Sarah Beeghley @the_geeky_girl has been called by a US Senator to tell her story as part of anti-bullying legislation. Hear her story or triumph and advice to teachers.
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Cathy Rubin in her Global Search for Education has posed these questions in my inbox for this month’s global search for education column: How do we help instill a sense of global citizenship, of civic-mindedness, and respect on the internet? What are some of the best strategies you have seen in practice in your school communities?
As a result, I've recorded this episode and one last week from Anne Collier to help bring this issue to the forefront.
Below is an enhanced transcript, modified for your reading pleasure. All comments in the shaded green box are my own. For guests and hyperlinks to resources, scroll down.
A Teenage Bullying Story
Tuesday, October 17, 2017
Vicki: Today we are talking to Sarah Beeghley about her battle against cyberbullying. And I do have to give a shout out to my good friend, Jim Beeghley, who works with my website and does so many amazing things to help the Cool Cat Teacher blog behind the scenes. But Sarah, I’ve interviewed you before, and we’ll certainly link to that. But tell us your most recent news about your work with Senator Casey.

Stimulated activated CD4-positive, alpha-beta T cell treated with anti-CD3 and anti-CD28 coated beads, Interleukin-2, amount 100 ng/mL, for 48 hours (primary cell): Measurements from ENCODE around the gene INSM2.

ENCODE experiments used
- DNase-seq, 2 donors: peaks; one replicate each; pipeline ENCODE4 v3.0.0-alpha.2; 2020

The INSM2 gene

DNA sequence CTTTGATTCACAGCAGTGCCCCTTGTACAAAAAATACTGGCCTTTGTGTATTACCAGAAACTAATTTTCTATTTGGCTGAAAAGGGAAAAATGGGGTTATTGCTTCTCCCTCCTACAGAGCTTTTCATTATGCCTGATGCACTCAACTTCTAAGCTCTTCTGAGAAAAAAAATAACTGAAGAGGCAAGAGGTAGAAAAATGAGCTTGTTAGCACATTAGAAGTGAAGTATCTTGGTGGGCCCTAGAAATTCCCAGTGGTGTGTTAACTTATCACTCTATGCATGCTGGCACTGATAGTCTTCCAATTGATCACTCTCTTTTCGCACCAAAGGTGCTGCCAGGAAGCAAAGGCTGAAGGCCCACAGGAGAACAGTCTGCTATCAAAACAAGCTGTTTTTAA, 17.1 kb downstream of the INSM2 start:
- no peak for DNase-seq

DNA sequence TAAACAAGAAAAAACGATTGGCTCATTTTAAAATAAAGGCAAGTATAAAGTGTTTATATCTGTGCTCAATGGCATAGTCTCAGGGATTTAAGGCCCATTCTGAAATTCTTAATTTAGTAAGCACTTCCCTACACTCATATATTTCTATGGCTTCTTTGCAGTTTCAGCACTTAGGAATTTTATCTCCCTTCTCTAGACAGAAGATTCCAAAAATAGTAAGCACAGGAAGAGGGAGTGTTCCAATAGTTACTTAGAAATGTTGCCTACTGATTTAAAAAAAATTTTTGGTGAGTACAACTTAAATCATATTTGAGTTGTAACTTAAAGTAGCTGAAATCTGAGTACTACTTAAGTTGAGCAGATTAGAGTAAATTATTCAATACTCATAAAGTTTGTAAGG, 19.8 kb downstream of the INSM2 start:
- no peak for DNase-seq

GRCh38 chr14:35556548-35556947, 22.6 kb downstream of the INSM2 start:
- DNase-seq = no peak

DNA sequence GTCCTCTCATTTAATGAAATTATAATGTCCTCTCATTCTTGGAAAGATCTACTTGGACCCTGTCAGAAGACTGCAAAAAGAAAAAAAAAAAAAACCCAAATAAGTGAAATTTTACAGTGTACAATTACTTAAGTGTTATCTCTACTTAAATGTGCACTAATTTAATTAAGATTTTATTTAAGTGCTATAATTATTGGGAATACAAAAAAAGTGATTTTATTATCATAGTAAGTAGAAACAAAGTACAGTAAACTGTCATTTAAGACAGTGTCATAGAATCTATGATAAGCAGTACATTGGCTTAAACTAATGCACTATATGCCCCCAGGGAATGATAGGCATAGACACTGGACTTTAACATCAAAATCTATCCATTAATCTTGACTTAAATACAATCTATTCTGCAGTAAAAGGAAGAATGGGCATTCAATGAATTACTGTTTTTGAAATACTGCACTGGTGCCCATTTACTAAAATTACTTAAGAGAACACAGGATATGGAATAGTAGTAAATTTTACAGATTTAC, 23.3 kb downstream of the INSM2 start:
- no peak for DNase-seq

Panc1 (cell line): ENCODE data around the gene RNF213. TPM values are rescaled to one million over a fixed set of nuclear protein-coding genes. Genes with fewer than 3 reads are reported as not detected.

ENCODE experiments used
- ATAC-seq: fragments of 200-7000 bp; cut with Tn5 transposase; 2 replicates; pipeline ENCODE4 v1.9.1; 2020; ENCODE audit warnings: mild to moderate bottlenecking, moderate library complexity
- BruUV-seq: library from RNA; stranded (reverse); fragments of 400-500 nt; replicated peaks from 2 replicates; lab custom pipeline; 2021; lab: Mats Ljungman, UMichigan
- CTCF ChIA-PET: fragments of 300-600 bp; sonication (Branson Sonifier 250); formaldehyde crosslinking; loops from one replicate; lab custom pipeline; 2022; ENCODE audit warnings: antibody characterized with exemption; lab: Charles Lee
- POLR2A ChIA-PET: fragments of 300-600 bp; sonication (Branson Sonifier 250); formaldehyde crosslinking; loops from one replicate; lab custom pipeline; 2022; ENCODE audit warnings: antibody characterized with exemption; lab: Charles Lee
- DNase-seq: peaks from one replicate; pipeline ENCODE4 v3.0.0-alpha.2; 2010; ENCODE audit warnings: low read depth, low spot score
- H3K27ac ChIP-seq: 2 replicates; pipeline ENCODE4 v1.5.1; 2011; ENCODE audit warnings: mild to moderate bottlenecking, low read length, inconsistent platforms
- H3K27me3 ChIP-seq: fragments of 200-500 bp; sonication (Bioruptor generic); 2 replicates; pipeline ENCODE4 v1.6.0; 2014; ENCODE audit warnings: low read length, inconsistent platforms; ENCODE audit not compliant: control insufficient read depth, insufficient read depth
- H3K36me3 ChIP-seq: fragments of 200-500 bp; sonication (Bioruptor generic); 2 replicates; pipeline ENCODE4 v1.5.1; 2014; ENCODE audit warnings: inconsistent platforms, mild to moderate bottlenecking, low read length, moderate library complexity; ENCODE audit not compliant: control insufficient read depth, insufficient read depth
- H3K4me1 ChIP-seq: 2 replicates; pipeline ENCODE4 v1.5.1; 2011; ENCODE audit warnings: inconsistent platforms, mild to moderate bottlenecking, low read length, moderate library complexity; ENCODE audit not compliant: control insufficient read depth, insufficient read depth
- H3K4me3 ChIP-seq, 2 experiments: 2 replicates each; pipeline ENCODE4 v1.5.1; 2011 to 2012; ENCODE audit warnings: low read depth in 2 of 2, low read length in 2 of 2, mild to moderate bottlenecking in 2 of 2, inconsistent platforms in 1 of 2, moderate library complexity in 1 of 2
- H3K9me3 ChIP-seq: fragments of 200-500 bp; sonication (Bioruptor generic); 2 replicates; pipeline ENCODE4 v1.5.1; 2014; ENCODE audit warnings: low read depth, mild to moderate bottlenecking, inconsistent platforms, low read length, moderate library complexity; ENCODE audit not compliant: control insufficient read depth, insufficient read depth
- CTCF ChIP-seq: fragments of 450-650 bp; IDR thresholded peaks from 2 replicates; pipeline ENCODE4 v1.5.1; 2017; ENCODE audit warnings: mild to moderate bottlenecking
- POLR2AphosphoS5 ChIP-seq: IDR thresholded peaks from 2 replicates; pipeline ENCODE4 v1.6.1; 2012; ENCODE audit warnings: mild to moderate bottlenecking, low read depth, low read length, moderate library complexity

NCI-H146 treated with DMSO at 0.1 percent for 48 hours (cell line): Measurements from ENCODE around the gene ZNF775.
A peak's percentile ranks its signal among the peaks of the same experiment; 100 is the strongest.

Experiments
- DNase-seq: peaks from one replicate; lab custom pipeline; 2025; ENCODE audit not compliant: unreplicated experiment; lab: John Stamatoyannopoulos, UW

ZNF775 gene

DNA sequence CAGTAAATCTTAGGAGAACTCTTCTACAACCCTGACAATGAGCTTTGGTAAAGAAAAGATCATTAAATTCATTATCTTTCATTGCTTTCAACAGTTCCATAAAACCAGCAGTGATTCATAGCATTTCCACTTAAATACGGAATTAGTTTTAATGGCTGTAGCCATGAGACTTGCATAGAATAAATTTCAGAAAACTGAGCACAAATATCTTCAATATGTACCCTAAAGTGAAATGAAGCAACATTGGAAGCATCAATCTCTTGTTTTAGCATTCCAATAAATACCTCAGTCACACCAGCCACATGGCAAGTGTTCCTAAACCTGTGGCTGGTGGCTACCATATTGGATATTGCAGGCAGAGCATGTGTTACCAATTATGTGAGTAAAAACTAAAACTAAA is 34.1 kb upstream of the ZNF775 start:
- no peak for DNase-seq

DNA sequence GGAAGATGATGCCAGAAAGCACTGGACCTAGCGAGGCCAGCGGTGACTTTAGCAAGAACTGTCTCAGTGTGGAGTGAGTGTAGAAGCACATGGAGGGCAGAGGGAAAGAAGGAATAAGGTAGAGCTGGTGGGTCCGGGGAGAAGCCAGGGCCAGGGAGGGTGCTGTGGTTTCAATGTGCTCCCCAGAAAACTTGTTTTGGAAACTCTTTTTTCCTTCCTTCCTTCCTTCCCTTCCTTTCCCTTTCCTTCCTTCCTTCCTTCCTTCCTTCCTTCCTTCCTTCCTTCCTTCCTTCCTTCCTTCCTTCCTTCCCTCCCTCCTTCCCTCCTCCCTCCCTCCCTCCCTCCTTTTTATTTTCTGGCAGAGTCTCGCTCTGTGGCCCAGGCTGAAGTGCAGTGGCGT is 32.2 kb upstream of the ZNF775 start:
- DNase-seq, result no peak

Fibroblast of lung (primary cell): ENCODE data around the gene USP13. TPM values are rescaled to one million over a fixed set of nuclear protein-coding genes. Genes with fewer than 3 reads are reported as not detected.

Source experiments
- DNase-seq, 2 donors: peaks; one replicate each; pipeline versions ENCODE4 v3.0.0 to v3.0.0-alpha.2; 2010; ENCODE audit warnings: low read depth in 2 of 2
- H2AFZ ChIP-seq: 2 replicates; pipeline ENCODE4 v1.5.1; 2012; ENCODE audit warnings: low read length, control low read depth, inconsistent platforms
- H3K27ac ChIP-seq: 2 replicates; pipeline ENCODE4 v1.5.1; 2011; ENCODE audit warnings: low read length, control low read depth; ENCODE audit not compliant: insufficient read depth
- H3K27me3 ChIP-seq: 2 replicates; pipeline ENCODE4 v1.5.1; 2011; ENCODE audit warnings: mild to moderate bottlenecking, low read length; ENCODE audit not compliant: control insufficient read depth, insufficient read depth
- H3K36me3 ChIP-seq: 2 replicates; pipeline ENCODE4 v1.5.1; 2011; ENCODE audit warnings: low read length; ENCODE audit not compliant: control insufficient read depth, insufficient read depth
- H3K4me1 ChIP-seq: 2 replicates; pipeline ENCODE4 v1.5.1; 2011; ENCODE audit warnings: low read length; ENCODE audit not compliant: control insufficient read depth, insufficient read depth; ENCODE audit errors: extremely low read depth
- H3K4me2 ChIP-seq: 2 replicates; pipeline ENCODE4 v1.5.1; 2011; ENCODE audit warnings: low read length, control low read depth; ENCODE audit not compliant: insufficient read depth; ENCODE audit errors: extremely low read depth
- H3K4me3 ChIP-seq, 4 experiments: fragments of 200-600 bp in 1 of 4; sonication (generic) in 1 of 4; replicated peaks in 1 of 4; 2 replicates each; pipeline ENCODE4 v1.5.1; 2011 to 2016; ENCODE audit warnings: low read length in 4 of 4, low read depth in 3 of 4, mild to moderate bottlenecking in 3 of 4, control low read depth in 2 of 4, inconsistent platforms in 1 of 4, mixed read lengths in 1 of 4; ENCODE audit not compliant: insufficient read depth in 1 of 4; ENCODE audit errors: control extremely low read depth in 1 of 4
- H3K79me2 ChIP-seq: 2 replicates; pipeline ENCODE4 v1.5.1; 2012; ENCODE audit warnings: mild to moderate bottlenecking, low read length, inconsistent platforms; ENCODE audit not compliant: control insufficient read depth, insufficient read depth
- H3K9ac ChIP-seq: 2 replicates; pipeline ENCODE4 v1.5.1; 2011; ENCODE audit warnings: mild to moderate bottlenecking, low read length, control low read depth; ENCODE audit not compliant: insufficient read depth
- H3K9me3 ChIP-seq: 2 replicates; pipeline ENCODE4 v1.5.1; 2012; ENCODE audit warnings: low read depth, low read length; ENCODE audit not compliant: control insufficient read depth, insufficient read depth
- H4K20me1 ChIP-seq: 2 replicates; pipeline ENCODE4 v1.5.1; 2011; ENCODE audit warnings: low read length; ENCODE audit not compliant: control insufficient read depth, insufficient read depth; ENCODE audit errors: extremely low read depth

Speaking about Anti-Bullying
Sarah: So, Senator Casey of Pennsylvania, is proposing an anti-bullying law. And I found out on Facebook actually, so I gave his office a call, saying like I’m supporting him, I’ve been bullied and cyber bullied before. And I get a call, last Monday saying that they want to use my stories and possibly use them for going to Congress and just all over Facebook and all over the internet.
Vicki: So, if you got called to Congress today, what would be the first story, if you only had one story to tell.